German Chancellor Angela Merkel yesterday wrapped up a week of Africa diplomacy aimed at slowing the flow of refugees to Europe from a continent battered by conflict and poverty.
She is to host Nigerian President Muhammadu Buhari, having also met Chadian President Idriss Deby two days earlier following a three-day whirlwind tour of Mali, Niger and Ethiopia, the seat of the African Union.
As Germany, Europe’s top destination for people fleeing war and misery, looks to chair the G20 next year, it has pledged to step up efforts to help Africa and fight the causes of the mass migration.
“I think we will need to take a vastly greater interest in the destiny of Africa,” Merkel said at the start of her first major Africa trip in five years. “The wellbeing of Africa is in Germany’s interest.”
Figures back up that notion — while most are fugees in Germany so far this year came from Syria, Afghanistan and Iraq, Germany has also taken in more than 13,000 Eritreans and thousands from other African nations.
More than 10,000 came from Nigeria, the oil-rich economic giant now grappling with a plunge in crude prices and the Boko Haram militant insurgency that has claimed more than 20,000 lives and spilled into Cameroon, Chad and Niger.
The best way to stop the mass flight would be to encourage greater stability in their countries of origin, Merkel said, picking up on the theme of an EU-African Summit held in Malta last year.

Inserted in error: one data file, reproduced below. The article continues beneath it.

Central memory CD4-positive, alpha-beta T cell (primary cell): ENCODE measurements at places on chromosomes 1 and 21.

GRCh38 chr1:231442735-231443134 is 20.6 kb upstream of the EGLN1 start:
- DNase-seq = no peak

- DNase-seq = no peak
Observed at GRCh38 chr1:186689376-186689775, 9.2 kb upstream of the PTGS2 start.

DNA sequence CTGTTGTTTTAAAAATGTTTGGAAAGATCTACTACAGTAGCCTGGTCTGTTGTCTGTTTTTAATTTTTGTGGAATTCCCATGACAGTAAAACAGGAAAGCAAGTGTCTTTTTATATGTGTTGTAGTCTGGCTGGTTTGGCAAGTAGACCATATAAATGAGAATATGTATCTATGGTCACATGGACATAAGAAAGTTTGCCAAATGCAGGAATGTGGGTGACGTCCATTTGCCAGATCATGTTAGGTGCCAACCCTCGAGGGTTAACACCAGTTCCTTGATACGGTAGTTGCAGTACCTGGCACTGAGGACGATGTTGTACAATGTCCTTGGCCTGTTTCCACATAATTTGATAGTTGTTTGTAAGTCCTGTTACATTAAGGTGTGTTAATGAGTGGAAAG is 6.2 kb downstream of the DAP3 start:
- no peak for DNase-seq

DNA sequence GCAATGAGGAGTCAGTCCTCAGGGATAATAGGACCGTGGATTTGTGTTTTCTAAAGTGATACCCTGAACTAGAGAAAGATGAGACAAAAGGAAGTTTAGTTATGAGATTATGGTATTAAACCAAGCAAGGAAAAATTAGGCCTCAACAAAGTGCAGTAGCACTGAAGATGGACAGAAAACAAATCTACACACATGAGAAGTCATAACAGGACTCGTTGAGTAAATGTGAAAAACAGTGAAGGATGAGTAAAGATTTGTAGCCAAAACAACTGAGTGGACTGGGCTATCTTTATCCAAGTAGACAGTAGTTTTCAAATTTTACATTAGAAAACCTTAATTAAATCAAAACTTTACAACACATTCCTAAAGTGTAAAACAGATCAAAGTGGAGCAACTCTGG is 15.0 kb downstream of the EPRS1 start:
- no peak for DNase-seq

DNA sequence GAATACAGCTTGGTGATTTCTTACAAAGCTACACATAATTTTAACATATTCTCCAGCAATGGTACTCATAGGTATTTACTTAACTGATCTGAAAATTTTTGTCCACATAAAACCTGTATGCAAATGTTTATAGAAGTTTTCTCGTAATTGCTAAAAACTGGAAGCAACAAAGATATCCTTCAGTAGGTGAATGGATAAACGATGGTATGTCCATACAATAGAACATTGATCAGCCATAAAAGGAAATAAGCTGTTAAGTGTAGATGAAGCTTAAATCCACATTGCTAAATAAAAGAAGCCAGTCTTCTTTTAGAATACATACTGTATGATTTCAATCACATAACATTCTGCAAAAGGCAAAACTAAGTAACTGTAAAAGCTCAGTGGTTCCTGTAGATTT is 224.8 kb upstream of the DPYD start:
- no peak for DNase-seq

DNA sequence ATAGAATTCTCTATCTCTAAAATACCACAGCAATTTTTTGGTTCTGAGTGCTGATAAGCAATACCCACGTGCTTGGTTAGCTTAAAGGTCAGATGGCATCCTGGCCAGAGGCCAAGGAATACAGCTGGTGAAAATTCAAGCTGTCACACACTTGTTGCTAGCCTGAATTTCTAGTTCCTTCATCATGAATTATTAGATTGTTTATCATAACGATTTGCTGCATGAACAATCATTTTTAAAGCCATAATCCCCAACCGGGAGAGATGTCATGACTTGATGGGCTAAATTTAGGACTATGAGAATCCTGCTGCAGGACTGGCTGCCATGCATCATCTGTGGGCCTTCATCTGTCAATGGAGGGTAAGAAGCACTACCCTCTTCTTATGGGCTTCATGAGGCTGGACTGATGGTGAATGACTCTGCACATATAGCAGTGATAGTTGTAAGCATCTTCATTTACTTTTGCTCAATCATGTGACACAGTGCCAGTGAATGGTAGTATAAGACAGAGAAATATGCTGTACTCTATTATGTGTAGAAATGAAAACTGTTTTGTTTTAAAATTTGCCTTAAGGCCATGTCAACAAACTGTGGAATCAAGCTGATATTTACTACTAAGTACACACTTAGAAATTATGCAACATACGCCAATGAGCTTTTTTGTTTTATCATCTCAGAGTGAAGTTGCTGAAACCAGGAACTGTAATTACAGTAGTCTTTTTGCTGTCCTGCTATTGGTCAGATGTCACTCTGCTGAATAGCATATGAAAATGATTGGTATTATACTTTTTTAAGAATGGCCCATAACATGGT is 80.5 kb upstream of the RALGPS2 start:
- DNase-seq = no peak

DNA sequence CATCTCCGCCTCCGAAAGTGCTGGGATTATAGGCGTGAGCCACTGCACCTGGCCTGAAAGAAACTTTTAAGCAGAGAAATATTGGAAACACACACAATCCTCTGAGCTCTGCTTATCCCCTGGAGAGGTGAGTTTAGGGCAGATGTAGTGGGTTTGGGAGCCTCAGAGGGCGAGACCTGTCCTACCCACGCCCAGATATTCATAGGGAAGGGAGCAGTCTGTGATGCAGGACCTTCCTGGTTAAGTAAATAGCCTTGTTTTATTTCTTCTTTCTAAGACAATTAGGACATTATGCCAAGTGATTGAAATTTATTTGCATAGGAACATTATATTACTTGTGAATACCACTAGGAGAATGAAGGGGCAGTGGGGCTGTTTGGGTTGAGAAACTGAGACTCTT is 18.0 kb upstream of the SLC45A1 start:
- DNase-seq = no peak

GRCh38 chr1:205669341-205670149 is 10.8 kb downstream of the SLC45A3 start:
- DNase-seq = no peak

The list of goals is ambitious — promoting democracy, fighting terrorism and fostering prosperity through investment.
In Mali, Merkel said it was crucial that “African countries don’t lose their brightest minds” needed to develop their own nations.
Henry Tong (湯偉雄) and Elaine To (杜依蘭) were preparing to spend their first wedding anniversary in separate prison cells until their acquittal for rioting during Hong Kong’s pro-democracy protests. There were gasps and tears of relief in court on Friday last week as a judge declared prosecutors had failed to prove that the couple took part in clashes with police in July last year. The pair walked free in a ruling that has potential consequences for hundreds of other protesters facing similar charges. However, they have a long journey ahead as they try to rebuild their lives and business. “We have already been punished,”
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